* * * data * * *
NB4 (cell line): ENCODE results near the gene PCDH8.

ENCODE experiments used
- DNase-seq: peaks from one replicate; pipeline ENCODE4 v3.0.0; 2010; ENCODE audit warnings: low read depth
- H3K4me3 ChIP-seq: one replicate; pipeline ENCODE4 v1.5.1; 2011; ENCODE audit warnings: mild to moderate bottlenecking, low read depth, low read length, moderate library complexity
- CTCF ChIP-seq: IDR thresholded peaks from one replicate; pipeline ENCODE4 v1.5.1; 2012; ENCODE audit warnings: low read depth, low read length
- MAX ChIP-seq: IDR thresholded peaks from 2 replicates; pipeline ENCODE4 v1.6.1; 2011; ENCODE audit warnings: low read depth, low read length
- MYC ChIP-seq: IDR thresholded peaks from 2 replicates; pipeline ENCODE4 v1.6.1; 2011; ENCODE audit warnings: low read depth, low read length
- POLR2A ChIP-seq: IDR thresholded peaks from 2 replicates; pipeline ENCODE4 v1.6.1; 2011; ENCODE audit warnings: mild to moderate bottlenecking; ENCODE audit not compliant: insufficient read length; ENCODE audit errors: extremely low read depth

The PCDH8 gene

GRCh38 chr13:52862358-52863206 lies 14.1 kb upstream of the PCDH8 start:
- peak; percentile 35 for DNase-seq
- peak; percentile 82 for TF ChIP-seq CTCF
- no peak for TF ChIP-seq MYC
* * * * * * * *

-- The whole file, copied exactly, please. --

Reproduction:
NB4 (cell line): ENCODE results near the gene PCDH8.

ENCODE experiments used
- DNase-seq: peaks from one replicate; pipeline ENCODE4 v3.0.0; 2010; ENCODE audit warnings: low read depth
- H3K4me3 ChIP-seq: one replicate; pipeline ENCODE4 v1.5.1; 2011; ENCODE audit warnings: mild to moderate bottlenecking, low read depth, low read length, moderate library complexity
- CTCF ChIP-seq: IDR thresholded peaks from one replicate; pipeline ENCODE4 v1.5.1; 2012; ENCODE audit warnings: low read depth, low read length
- MAX ChIP-seq: IDR thresholded peaks from 2 replicates; pipeline ENCODE4 v1.6.1; 2011; ENCODE audit warnings: low read depth, low read length
- MYC ChIP-seq: IDR thresholded peaks from 2 replicates; pipeline ENCODE4 v1.6.1; 2011; ENCODE audit warnings: low read depth, low read length
- POLR2A ChIP-seq: IDR thresholded peaks from 2 replicates; pipeline ENCODE4 v1.6.1; 2011; ENCODE audit warnings: mild to moderate bottlenecking; ENCODE audit not compliant: insufficient read length; ENCODE audit errors: extremely low read depth

The PCDH8 gene

GRCh38 chr13:52862358-52863206 lies 14.1 kb upstream of the PCDH8 start:
- peak; percentile 35 for DNase-seq
- peak; percentile 82 for TF ChIP-seq CTCF
- no peak for TF ChIP-seq MYC